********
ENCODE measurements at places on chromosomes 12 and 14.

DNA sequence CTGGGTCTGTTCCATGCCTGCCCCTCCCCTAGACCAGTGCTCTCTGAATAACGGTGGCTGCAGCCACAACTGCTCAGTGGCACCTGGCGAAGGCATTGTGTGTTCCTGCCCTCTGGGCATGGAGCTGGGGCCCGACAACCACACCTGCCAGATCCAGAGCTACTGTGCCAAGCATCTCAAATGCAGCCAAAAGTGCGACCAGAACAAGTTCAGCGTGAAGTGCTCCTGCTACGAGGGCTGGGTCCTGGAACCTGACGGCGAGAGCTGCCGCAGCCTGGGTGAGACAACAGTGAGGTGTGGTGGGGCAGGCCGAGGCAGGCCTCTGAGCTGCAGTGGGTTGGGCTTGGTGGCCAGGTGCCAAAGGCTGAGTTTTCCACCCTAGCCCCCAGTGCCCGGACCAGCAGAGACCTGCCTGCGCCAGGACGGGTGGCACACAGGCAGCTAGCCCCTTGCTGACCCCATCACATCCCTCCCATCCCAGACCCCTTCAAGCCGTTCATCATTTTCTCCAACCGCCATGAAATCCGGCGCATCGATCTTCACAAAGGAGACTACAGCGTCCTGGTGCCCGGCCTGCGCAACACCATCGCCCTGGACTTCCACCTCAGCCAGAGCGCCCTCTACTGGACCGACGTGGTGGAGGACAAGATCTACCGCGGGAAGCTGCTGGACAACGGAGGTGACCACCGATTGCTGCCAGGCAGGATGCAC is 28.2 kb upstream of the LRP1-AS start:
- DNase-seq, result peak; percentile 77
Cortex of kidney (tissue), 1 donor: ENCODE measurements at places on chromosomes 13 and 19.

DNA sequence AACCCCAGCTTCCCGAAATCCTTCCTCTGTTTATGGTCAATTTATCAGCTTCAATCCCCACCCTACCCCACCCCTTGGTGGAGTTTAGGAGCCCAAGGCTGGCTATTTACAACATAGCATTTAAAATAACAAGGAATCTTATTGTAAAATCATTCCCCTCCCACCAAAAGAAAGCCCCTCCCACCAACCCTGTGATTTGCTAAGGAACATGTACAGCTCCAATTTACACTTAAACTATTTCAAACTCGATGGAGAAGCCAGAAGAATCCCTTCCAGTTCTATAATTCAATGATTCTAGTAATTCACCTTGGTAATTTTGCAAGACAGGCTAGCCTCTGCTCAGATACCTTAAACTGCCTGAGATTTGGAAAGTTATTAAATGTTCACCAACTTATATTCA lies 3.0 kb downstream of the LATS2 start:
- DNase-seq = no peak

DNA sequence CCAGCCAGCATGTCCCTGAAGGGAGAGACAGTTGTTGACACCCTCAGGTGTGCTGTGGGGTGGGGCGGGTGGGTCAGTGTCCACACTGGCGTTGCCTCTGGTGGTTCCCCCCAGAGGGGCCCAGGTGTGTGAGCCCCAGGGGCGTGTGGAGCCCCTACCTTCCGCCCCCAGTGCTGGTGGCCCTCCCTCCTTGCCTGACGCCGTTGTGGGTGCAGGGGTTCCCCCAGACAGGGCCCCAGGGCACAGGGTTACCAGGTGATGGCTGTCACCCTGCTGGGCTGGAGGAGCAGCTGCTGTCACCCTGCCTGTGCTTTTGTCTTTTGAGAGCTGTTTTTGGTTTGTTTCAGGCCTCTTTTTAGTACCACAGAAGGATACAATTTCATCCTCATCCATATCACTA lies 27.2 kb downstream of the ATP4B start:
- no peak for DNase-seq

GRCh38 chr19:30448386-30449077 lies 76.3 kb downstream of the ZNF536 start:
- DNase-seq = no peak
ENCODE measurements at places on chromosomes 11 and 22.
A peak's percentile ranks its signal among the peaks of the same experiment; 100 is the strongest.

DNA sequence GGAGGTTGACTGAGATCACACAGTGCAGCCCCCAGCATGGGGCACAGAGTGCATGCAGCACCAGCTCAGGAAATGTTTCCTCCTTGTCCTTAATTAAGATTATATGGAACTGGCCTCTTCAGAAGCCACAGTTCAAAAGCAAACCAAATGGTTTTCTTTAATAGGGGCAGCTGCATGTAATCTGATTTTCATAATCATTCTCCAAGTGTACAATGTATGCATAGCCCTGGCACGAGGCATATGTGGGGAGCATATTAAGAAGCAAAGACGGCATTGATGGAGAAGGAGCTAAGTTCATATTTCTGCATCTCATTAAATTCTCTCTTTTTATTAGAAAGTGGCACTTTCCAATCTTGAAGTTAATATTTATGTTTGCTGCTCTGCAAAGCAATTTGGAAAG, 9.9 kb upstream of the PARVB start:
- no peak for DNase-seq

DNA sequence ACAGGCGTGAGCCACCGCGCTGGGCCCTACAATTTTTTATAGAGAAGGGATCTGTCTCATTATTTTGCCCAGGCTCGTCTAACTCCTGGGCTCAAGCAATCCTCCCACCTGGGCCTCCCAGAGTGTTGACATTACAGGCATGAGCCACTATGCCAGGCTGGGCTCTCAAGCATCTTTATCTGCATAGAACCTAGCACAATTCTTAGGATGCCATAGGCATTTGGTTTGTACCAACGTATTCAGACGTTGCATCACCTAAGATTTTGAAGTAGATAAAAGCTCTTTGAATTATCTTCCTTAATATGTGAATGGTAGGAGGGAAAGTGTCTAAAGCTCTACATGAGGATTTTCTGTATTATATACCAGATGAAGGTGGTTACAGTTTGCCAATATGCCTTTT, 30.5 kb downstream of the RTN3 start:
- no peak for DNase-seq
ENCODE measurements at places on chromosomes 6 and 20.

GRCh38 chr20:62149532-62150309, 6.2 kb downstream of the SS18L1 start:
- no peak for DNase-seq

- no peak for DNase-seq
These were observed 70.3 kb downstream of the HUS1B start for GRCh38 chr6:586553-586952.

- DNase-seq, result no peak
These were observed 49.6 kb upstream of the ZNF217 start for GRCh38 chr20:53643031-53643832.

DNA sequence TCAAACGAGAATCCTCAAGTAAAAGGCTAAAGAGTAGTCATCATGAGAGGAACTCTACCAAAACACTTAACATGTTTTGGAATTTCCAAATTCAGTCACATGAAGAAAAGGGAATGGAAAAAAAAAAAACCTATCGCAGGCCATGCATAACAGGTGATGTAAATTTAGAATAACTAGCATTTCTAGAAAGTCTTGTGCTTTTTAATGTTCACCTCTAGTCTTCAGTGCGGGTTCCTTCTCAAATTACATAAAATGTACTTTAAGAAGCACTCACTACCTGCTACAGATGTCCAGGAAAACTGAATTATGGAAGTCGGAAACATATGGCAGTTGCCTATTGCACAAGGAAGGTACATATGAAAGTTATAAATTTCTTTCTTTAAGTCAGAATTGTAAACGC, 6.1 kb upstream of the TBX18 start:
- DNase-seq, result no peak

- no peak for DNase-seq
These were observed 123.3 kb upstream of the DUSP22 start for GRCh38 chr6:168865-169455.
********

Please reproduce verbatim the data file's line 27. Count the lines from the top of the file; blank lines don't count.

These were observed 123.3 kb upstream of the DUSP22 start for GRCh38 chr6:168865-169455.